Things to Remember When Setting Up Your Home Office

Modern communications allows people to do something they’ve never done before: the opportunity to work from the comfort of home. It’s got a whole load of benefits. You’re more comfortable in your own space. You don’t have to factor in how much time and money it takes to get to and from the office. For some jobs, you control how much time you need to spend at work, allowing you to get a better balance between the professional and the personal.

However, to ensure everything is smooth sailing, there are things you need to remember.  Details here and there that people don’t always consider, but should be considered when you want to maximize your productivity. Here are a few guidelines to keep in mind to make sure that you give yourself the best home office you can.

Get a Good Chair

It’s true in the office, and it’s true at home. Make sure you have a comfortable chair to sit in. If you’re going to be sitting in it for a full working day, you’ll want to avoid the sort of seat where you fidget constantly, trying to find the right position. Take care of yourself and your back; invest in a good office chair for your home office.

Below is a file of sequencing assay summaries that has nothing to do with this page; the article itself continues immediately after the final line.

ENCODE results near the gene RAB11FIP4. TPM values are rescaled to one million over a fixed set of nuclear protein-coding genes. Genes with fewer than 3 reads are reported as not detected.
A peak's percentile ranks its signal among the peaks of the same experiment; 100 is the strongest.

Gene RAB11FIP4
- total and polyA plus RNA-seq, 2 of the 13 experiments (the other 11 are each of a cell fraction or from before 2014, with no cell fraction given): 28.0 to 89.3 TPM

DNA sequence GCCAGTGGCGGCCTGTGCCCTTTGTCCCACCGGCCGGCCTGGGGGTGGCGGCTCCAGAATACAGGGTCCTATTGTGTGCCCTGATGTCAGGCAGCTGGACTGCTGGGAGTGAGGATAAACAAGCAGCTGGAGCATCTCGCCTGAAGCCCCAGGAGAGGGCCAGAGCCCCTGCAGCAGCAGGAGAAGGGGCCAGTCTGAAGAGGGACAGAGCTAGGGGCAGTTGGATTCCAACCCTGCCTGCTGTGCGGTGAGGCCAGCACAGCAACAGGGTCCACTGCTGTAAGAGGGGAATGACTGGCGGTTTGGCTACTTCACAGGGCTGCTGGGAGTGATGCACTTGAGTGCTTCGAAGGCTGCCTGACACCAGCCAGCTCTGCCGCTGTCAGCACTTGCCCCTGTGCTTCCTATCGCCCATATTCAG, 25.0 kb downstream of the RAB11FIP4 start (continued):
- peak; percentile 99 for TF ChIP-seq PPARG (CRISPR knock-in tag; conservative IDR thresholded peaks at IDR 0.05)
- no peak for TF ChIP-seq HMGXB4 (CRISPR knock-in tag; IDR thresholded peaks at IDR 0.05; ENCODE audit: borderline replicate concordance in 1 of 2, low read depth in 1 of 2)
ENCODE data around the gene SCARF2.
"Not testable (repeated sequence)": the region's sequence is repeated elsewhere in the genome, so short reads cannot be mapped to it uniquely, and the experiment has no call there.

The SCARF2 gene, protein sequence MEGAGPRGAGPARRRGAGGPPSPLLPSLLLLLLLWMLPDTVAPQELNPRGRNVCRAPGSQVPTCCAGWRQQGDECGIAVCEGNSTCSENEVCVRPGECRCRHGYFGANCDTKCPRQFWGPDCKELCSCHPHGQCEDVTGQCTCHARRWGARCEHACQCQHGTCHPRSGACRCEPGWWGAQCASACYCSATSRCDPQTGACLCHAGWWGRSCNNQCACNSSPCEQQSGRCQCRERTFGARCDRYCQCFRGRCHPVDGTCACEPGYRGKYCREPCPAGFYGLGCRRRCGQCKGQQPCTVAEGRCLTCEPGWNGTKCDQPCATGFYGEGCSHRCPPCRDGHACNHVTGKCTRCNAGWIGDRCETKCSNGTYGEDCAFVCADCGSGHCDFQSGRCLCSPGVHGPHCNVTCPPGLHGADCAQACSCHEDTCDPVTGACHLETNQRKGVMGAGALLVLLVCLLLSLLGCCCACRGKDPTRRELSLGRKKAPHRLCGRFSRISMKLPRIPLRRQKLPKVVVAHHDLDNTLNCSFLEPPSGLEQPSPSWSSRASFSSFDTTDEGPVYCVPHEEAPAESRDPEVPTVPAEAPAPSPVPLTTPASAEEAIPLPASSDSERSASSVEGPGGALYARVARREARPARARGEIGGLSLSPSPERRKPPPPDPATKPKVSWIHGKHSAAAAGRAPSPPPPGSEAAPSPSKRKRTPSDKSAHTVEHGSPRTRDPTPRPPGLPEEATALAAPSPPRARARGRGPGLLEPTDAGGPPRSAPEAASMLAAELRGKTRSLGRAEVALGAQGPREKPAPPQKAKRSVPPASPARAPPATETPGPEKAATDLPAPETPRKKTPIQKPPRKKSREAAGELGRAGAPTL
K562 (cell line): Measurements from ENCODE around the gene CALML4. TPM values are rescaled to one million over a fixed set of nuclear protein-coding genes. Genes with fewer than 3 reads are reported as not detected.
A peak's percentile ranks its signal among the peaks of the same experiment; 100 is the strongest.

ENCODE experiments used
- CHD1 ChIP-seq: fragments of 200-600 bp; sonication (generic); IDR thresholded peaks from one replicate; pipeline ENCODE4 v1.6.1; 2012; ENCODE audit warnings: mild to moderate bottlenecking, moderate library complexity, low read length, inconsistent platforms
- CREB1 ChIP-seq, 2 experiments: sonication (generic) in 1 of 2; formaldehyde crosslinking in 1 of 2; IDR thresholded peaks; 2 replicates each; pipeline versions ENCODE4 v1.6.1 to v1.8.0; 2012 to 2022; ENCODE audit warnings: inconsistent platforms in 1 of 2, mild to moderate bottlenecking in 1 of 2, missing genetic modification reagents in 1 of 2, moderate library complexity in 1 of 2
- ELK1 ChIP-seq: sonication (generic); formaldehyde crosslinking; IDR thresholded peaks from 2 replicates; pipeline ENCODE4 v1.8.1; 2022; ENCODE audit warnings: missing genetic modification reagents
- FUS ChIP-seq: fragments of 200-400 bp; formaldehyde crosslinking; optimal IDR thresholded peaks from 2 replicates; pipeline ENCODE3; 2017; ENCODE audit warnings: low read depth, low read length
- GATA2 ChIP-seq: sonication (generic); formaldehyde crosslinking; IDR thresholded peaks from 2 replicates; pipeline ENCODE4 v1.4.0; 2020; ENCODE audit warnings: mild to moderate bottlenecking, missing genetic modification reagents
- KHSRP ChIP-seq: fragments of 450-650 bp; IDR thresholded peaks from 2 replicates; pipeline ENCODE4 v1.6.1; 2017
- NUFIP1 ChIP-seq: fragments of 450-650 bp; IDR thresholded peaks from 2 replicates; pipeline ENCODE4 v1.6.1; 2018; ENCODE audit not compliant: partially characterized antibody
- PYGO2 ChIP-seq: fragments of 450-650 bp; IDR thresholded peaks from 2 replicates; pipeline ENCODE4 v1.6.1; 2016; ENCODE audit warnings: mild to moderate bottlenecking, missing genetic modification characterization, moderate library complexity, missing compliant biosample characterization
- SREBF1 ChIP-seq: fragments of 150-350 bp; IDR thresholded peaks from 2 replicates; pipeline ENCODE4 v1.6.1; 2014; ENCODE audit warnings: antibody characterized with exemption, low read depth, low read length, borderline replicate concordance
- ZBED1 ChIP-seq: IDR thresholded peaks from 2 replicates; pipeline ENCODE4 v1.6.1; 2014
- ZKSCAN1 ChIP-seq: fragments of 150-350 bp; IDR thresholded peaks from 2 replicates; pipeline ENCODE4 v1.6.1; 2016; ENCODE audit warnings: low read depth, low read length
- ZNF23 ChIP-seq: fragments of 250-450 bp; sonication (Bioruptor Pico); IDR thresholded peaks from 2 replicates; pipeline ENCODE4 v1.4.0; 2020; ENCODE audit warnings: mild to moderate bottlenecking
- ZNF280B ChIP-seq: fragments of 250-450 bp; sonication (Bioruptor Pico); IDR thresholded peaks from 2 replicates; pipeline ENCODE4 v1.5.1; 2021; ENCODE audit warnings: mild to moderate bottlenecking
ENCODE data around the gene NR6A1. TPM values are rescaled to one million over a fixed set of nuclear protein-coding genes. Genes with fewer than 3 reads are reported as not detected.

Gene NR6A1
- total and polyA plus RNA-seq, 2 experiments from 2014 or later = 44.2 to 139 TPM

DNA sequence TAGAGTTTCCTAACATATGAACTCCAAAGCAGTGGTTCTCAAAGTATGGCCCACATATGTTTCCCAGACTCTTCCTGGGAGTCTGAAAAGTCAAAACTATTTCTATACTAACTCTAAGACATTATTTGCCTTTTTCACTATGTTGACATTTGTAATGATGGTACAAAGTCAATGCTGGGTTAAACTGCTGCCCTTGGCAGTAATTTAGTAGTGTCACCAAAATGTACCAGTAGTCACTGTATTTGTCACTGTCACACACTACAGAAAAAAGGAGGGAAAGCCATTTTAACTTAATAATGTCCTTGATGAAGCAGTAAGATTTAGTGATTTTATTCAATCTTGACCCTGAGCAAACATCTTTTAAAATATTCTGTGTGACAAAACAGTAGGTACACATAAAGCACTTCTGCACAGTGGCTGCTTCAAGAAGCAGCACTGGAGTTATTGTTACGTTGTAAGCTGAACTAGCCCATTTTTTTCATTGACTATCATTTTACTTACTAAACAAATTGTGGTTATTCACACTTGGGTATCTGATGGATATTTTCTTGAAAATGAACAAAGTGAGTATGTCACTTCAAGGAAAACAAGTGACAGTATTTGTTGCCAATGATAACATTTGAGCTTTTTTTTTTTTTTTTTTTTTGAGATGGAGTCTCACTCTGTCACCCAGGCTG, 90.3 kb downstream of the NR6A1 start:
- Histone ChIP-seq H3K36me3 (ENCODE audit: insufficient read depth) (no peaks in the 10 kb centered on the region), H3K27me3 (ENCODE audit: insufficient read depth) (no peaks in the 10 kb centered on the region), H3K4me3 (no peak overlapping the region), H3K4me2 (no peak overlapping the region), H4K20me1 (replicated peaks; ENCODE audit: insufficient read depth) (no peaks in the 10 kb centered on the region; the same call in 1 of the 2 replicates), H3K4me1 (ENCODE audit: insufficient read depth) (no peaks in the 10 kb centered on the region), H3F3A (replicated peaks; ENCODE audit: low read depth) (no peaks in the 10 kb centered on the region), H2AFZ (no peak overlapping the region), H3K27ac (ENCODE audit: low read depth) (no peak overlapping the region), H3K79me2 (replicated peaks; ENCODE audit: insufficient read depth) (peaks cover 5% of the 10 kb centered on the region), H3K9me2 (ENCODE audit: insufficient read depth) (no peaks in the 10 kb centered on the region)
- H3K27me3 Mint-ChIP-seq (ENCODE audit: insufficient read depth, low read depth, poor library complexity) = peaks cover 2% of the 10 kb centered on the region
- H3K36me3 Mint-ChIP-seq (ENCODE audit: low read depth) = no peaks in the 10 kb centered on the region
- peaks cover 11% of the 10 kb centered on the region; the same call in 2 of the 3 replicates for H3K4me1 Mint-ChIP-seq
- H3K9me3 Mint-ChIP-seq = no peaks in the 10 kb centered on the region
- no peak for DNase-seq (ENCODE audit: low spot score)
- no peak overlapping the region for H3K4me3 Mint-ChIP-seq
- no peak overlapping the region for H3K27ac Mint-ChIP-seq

Don’t Mix Business with Pleasure

It’s tempting to mix business with pleasure when you work out of a home office. Don’t. Keep the finances and lines of communication between the two distinct. Never mix your own personal funds with the income of your business. Have a personal phone line and a separate number for professional purposes. It keeps the line clear, both for yourself and your clients. In the case of finances, it is also useful in keeping the books clean when tax season rolls along.

Keep Track of Your Finances

Speaking of finances, keep track of them and use a bill tracking system. Setting up a home office is an expensive venture, so take note of any deductibles you might have. This means keeping good records, because things like your equipment, office supplies, to the laptop stand for desk  you just bought might be a deductible when tax season comes calling. It might be a good idea to invest in some software that can help you manage your records and file your returns.

Develop a Routine

This may not sound like a big deal, but an “office-like” routine is important. Psychologically speaking, keeping a daily pattern that mimics being in an office helps keep you thinking professionally even at home. This means that not only should you work during “office hours,” but you should develop habits that get your mind in an office-related space. Put together a schedule, even a rudimentary one, and only deviate from it when an emergency arises.

Have Your Own Space

Make sure that your home office is not the same as your living space. Keep it away from personal distractions like your bed, the TV, and the like. The ideal is to have the home office be in a separate room in the house, but any sort of physical division can still work. The distinction helps the mind separate the professional from the personal. When working, close the door to keep distractions out. When you’re done, keep the door to the office closed.